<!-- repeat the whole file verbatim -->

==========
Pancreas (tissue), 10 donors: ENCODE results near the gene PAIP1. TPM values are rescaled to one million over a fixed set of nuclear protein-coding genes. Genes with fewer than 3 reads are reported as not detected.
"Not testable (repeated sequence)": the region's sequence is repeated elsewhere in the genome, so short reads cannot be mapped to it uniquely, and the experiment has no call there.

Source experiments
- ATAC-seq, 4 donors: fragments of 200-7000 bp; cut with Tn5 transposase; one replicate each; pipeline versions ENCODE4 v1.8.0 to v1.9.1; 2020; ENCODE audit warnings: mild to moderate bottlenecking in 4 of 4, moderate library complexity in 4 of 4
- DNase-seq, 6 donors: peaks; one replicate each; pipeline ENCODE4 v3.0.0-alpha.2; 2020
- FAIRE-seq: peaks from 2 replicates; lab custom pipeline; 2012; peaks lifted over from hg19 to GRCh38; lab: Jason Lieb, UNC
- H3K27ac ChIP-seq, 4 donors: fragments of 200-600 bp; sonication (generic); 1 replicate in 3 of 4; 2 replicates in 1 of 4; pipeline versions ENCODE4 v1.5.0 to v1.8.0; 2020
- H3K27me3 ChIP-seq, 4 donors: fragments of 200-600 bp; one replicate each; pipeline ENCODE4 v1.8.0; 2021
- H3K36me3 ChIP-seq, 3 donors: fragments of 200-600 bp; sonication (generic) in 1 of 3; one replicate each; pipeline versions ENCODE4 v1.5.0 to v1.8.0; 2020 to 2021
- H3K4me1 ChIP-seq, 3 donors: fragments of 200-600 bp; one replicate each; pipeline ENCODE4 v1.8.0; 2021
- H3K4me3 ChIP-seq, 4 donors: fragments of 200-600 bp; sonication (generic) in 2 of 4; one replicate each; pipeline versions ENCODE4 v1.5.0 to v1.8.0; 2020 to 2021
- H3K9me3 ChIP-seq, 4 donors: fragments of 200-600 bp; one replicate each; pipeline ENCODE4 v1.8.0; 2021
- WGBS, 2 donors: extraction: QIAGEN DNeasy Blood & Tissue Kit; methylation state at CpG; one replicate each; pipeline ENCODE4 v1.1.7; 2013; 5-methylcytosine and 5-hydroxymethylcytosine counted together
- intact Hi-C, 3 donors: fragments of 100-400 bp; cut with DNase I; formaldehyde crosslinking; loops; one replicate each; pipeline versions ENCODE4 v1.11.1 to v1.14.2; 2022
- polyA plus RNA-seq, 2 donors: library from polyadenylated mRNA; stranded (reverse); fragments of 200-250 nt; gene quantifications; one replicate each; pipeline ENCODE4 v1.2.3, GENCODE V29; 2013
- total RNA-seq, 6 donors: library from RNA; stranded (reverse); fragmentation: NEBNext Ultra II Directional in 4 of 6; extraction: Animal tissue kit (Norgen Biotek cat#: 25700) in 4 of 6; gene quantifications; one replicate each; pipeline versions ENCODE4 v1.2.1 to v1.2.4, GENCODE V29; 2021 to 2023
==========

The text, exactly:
Pancreas (tissue), 10 donors: ENCODE results near the gene PAIP1. TPM values are rescaled to one million over a fixed set of nuclear protein-coding genes. Genes with fewer than 3 reads are reported as not detected.
"Not testable (repeated sequence)": the region's sequence is repeated elsewhere in the genome, so short reads cannot be mapped to it uniquely, and the experiment has no call there.

Source experiments
- ATAC-seq, 4 donors: fragments of 200-7000 bp; cut with Tn5 transposase; one replicate each; pipeline versions ENCODE4 v1.8.0 to v1.9.1; 2020; ENCODE audit warnings: mild to moderate bottlenecking in 4 of 4, moderate library complexity in 4 of 4
- DNase-seq, 6 donors: peaks; one replicate each; pipeline ENCODE4 v3.0.0-alpha.2; 2020
- FAIRE-seq: peaks from 2 replicates; lab custom pipeline; 2012; peaks lifted over from hg19 to GRCh38; lab: Jason Lieb, UNC
- H3K27ac ChIP-seq, 4 donors: fragments of 200-600 bp; sonication (generic); 1 replicate in 3 of 4; 2 replicates in 1 of 4; pipeline versions ENCODE4 v1.5.0 to v1.8.0; 2020
- H3K27me3 ChIP-seq, 4 donors: fragments of 200-600 bp; one replicate each; pipeline ENCODE4 v1.8.0; 2021
- H3K36me3 ChIP-seq, 3 donors: fragments of 200-600 bp; sonication (generic) in 1 of 3; one replicate each; pipeline versions ENCODE4 v1.5.0 to v1.8.0; 2020 to 2021
- H3K4me1 ChIP-seq, 3 donors: fragments of 200-600 bp; one replicate each; pipeline ENCODE4 v1.8.0; 2021
- H3K4me3 ChIP-seq, 4 donors: fragments of 200-600 bp; sonication (generic) in 2 of 4; one replicate each; pipeline versions ENCODE4 v1.5.0 to v1.8.0; 2020 to 2021
- H3K9me3 ChIP-seq, 4 donors: fragments of 200-600 bp; one replicate each; pipeline ENCODE4 v1.8.0; 2021
- WGBS, 2 donors: extraction: QIAGEN DNeasy Blood & Tissue Kit; methylation state at CpG; one replicate each; pipeline ENCODE4 v1.1.7; 2013; 5-methylcytosine and 5-hydroxymethylcytosine counted together
- intact Hi-C, 3 donors: fragments of 100-400 bp; cut with DNase I; formaldehyde crosslinking; loops; one replicate each; pipeline versions ENCODE4 v1.11.1 to v1.14.2; 2022
- polyA plus RNA-seq, 2 donors: library from polyadenylated mRNA; stranded (reverse); fragments of 200-250 nt; gene quantifications; one replicate each; pipeline ENCODE4 v1.2.3, GENCODE V29; 2013
- total RNA-seq, 6 donors: library from RNA; stranded (reverse); fragmentation: NEBNext Ultra II Directional in 4 of 6; extraction: Animal tissue kit (Norgen Biotek cat#: 25700) in 4 of 6; gene quantifications; one replicate each; pipeline versions ENCODE4 v1.2.1 to v1.2.4, GENCODE V29; 2021 to 2023